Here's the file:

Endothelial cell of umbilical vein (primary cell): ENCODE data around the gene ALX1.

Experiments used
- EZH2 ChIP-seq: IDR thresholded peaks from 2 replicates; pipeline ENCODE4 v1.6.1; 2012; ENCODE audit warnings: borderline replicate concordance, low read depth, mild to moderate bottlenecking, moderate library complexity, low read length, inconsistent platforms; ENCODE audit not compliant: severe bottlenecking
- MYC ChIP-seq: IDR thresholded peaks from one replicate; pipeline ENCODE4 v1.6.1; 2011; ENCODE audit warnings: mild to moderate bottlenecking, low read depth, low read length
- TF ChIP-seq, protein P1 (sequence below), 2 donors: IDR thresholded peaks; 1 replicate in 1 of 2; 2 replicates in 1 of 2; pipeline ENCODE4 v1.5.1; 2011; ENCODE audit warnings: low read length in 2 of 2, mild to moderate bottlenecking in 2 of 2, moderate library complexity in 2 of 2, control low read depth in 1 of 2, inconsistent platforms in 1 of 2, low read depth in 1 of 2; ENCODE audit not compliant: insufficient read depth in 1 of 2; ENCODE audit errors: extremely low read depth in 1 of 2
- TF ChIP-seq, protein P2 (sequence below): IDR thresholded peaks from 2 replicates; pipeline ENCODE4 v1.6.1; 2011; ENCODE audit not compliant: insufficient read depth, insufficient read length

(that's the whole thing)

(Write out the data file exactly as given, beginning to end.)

Endothelial cell of umbilical vein (primary cell): ENCODE data around the gene ALX1.

Experiments used
- EZH2 ChIP-seq: IDR thresholded peaks from 2 replicates; pipeline ENCODE4 v1.6.1; 2012; ENCODE audit warnings: borderline replicate concordance, low read depth, mild to moderate bottlenecking, moderate library complexity, low read length, inconsistent platforms; ENCODE audit not compliant: severe bottlenecking
- MYC ChIP-seq: IDR thresholded peaks from one replicate; pipeline ENCODE4 v1.6.1; 2011; ENCODE audit warnings: mild to moderate bottlenecking, low read depth, low read length
- TF ChIP-seq, protein P1 (sequence below), 2 donors: IDR thresholded peaks; 1 replicate in 1 of 2; 2 replicates in 1 of 2; pipeline ENCODE4 v1.5.1; 2011; ENCODE audit warnings: low read length in 2 of 2, mild to moderate bottlenecking in 2 of 2, moderate library complexity in 2 of 2, control low read depth in 1 of 2, inconsistent platforms in 1 of 2, low read depth in 1 of 2; ENCODE audit not compliant: insufficient read depth in 1 of 2; ENCODE audit errors: extremely low read depth in 1 of 2
- TF ChIP-seq, protein P2 (sequence below): IDR thresholded peaks from 2 replicates; pipeline ENCODE4 v1.6.1; 2011; ENCODE audit not compliant: insufficient read depth, insufficient read length